A key ingredient to success is the active involvement of the users themselves in the planning and operation of community facilities. Proximity to home is another predictor of success, as walking to work is much preferred to commuting by car.
Child care nearby, well-equipped meeting rooms, state-of-the art office equipment and secure premises available on a flexible "as needed" basis are other features that teleworkers would value in a neighborhood office.
|WHEN AND WHERE|
Opening ceremony for the Centre of Research Expertise for the
Prevention of Work-Related Musculoskeletal Disorders and Disability.
3 p.m., Clarica Auditorium, Hallman Institute for Health Promotion,
Mary Anne Jantzi, housing and residences, retirement reception, 4 to 6 p.m., University Club, RSVP ext. 2674.
'Math in the Real World: Confessions of an Engineer Dwelling Among Mathematicians", Tom Lee, Maplesoft, speaks, 4:30, Math and Computer room 5158.
Arriscraft Lecture, school of architecture, Brian Lilley of Halifax, "Of Colour, Codes and Ecology: The Building of GSW-HQ in Berlin". 7 p.m., Environmental Studies II room 286.
Matthews Hall electrical power shutdown, 7 to 9 p.m.
YITS shows that finishing high school is a longer process for some youths than for others. Young people who drop out of high school may subsequently return to high school studies. Other dropouts may return to classes, but in some form of postsecondary education. In December 1999, 12% of 20-year-olds were no longer in high school and had left high school without graduating. Two years later, this dropout rate had edged down to 11% as some of these young people had returned to high school.
Some high school dropouts went on to postsecondary studies without having completed their high school diploma. When this was taken into account, by the age of 22, only 9% of youths had dropped out of high school and not pursued any further education.
At the age of 20, dropout rates were much higher for males than for females. This gender difference in dropout rates remained at age 22; 14% for males compared with 8% for females.
More youths moved into some form of postsecondary education as they age from 20 to 22. In December 2001, 76% of young people had taken some form of postsecondary education by age 22. This was up from 70% in 1999, when those same youths were aged 20.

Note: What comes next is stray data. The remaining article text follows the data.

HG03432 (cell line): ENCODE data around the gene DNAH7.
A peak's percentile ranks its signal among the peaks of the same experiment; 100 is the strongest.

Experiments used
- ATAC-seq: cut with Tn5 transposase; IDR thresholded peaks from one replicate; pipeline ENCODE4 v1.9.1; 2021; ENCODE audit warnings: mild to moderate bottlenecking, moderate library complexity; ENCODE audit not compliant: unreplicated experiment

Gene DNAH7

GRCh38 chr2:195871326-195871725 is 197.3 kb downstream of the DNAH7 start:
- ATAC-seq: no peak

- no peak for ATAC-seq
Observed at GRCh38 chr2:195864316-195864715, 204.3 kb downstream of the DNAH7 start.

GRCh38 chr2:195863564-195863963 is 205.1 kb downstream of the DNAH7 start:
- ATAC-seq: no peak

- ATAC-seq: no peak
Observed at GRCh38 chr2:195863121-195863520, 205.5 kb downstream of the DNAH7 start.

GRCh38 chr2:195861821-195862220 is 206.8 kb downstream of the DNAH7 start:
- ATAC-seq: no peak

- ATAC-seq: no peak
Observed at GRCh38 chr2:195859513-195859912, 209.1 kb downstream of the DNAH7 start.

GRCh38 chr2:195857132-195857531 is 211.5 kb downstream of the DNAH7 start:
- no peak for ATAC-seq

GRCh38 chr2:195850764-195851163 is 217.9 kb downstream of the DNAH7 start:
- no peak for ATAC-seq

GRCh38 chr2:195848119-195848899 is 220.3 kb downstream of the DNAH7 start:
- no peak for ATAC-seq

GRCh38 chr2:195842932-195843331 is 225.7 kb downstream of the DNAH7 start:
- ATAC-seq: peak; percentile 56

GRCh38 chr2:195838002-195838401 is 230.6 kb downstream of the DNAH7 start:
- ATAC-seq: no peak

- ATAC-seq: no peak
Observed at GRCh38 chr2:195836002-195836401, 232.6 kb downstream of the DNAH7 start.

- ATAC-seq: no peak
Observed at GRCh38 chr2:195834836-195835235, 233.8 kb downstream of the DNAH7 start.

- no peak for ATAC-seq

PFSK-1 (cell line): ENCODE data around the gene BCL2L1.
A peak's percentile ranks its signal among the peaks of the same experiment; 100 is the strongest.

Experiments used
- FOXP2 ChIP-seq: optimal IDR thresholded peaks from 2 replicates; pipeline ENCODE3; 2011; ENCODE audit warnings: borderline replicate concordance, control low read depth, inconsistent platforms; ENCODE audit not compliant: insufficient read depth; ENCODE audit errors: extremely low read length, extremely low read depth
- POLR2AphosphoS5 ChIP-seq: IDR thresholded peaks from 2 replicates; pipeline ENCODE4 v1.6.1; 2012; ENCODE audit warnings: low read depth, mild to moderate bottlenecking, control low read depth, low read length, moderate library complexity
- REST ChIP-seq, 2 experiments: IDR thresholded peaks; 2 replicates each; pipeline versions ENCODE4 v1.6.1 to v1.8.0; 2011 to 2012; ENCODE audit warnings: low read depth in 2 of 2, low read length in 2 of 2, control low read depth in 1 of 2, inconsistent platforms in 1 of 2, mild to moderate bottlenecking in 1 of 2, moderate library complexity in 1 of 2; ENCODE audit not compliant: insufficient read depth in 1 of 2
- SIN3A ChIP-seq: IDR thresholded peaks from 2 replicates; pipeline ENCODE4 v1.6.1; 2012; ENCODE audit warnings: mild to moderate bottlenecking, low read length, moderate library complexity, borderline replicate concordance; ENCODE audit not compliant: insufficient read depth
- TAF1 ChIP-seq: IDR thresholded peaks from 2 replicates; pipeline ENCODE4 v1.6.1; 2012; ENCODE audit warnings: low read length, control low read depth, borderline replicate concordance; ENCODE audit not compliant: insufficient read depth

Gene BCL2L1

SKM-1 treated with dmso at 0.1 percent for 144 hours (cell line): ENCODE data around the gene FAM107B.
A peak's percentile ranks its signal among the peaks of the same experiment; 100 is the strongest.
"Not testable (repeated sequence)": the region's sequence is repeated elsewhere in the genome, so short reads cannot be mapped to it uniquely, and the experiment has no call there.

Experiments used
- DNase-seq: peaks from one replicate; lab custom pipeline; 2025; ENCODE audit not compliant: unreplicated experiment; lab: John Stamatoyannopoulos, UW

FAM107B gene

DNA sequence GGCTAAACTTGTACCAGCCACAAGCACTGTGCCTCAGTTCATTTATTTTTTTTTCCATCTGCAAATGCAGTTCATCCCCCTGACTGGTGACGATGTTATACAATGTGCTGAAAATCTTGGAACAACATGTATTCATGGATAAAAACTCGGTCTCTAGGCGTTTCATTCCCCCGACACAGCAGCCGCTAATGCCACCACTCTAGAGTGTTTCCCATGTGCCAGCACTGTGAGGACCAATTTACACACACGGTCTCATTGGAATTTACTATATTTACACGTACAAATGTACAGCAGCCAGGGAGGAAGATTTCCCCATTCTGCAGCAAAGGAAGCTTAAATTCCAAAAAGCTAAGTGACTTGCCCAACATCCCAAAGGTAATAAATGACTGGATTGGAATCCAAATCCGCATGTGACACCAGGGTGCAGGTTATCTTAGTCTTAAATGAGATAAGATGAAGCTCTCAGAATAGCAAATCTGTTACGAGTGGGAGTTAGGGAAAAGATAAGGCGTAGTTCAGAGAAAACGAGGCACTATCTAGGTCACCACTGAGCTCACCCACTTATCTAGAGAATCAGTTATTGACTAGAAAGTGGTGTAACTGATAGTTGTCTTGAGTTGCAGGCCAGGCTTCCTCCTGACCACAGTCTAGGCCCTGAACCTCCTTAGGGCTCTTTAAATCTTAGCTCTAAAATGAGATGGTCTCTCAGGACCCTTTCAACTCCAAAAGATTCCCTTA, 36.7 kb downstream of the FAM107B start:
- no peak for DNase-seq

As in the case of high school, pathways through postsecondary education are complex. In December 2001, by the age of 22, about 11% of youths had left postsecondary education without graduating. However, this did not necessarily mean they had called a halt to higher education. Thirty-five percent of those who had left postsecondary education when they were 20 returned to it by the time they were 22. About one-third of youths completed at least one postsecondary credential by age 22.
Youths take a variety of pathways from initial education to full-time work. In December 1999, just over one-quarter of the 20-year-olds were out of school and working full-time. Two years later, the proportion of those out of school and working full-time increased to 34%.
The proportion of youths who were not working and not studying increased from 10% at age 20 to 14% by age 22. However, not all of those who were not in school and not working necessarily experienced difficulties in the transition from school to work. Some youths may choose to leave school and or the labour market to travel, to undertake volunteer activities or to care for family.
This study identified a small group of individuals, about 3%, who were not in school and not working in December 1999 and again two years later in December 2001. Forty-five percent of this group were high school dropouts, 28% were high school graduates and just 15% were postsecondary graduates.